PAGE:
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## Question

Suppose that you encounter 6 people, each of whom is either a truth teller (always tells the truth), a liar (always tell lies), or a random answerer (always answer randomly with 'Yes' or 'No'). You know that in this group of 6, there are 3 random answerers, 1 truth teller, and 2 liars, but you don't know which person is which. The puzzle is to identify the 3 random answerers with the following information:

1) You can only ask yes/no questions to 1 person at a time

2) You can ask the same question of different people, or address different questions to the same person.

3) Everytime you ask a question, your question count increases by 1

4) Each person in the group of 6 knows what type of people the remaining 5 are.

So, determine a strategy that is guaranteed to identify the 3 random answerers. Bonus: what is the maximum number of questions required to guarantee correct identification?

Edited by bushindo

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Hypothetically, if a question is asked of the truth teller with an answer he cannot possibly determine accurately (e.g. "If asking a yes or no question of a random answerer, will his/her answer be correct"), does the truth teller's head explode?

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Hypothetically, if a question is asked of the truth teller with an answer he cannot possibly determine accurately (e.g. "If asking a yes or no question of a random answerer, will his/her answer be correct"), does the truth teller's head explode?

Yes, if that happens, the truth teller's head will explode. Actually, more seriously, I just realized that I made a mistake in constructing this puzzle. Turns out in the worst case I can narrow the 6C3 = 20 possible configurations down to 2, but no further. Therefore a solution is not possible, at least not for me. If a mod can delete this topic, I'd appreciate it very much. Sorry to those who spent time thinking about the problem as it was posted.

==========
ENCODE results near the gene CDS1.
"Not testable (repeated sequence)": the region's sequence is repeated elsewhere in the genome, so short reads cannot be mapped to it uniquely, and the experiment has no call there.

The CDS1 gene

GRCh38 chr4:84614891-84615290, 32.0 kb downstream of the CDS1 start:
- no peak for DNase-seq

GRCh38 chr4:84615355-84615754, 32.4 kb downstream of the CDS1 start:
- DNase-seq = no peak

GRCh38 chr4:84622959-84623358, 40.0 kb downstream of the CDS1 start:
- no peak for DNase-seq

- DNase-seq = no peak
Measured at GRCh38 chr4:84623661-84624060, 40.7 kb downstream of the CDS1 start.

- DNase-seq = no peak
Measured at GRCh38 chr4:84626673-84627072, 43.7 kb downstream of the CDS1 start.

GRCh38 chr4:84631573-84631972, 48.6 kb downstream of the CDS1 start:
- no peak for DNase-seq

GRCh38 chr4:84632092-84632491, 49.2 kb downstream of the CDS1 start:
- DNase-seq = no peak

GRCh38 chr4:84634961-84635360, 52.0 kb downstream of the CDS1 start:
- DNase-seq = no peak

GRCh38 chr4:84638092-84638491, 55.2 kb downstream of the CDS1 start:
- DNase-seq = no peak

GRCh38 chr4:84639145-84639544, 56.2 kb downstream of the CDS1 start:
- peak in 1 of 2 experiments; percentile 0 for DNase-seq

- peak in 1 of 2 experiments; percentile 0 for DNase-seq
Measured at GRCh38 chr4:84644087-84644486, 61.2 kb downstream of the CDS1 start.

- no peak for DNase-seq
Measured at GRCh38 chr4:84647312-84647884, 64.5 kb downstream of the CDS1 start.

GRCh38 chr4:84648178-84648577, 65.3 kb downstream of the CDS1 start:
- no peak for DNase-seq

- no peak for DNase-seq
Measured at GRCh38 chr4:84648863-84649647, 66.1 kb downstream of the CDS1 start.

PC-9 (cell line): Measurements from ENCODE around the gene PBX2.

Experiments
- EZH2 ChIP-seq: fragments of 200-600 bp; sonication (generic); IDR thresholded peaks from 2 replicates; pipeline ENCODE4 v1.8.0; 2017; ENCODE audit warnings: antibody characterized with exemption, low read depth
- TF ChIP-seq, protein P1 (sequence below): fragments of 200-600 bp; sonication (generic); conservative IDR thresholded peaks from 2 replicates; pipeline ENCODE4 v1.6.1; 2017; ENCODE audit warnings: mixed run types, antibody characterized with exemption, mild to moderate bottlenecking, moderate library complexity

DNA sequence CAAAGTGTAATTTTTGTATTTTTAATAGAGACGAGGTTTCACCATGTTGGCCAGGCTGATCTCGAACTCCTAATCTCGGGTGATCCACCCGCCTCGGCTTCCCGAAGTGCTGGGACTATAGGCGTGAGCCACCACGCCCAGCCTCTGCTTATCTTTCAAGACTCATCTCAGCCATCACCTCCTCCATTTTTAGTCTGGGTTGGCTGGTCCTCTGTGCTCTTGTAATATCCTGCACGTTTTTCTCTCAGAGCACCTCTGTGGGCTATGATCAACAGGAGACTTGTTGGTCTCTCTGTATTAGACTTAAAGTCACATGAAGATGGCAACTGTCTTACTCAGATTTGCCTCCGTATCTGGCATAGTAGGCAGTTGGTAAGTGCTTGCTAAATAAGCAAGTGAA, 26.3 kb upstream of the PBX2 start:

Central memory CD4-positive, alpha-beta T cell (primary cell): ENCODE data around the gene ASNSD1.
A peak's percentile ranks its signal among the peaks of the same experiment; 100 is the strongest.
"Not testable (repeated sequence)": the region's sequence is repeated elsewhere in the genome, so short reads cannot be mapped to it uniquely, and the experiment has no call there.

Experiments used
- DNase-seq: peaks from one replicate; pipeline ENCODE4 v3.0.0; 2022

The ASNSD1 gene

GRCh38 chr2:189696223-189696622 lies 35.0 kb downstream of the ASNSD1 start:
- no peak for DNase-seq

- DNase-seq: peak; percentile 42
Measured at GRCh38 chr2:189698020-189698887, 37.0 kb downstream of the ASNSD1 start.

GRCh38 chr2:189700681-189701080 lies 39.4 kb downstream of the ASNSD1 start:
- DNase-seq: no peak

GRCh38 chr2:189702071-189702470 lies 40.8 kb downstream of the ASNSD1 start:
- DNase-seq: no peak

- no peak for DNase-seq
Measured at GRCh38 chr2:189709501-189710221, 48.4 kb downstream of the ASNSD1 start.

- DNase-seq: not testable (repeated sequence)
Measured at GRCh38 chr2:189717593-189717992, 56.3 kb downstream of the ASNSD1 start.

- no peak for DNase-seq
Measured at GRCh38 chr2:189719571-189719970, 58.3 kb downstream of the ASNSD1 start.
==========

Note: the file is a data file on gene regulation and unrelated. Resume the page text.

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Yes, if that happens, the truth teller's head will explode. Actually, more seriously, I just realized that I made a mistake in constructing this puzzle. Turns out in the worst case I can narrow the 6C3 = 20 possible configurations down to 2, but no further. Therefore a solution is not possible, at least not for me. If a mod can delete this topic, I'd appreciate it very much. Sorry to those who spent time thinking about the problem as it was posted.

can give a 5-question strategy.

Simply ask 5 men the same question: "Would you answer 'yes' to the question of whether you would answer 'no' to this question?". This question blocks both liars and truth-tellers. Random answerers can answer.

After 5 questions you get either 2 or 3 answers identifying 2 or 3 random answerers. The last person is a random answerer if and only if you got 2 answers so far.

Seriously now

There are 60 possible R, R, R, T, L, L combinations with 20 unique combinations of 3 R's (since we don't care where the truth-teller lies).

Theoretically, 20 combinations can be distinguished in 5 questions (which provide 2^5=32 possible cases).

I too was not able to find an adaptive strategy that actually works in all cases. Mostly because of the symmetry (half of the people are R's)

But I cannot formally prove the fact that such a strategy does not exist. Yet.

Still not sure we need to delete this as we do not have a formal proof that it's impossible.

I propose we leave it as an open question for now or as "Bushindo's 3-Randoms-Hiding-Successfully Conjecture"

Edited by araver

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Actually, after thinking a little more ... I almost had a proof but it had a hidden fallacy in it. Just putting it here maybe it inspires an actual proof.

First, the distinction between liars and truthtellers is irrelevant. A well-known technique (when dealing with truthtellers/liars alone) if you want to see if a statement P is true or not is to ask another question instead:

Q:"If I would ask you if P is true would you answer Yes?".

If P is true: a liar answers No to P therefore answering Yes to Q. a truthteller answers Yes to both P and Q.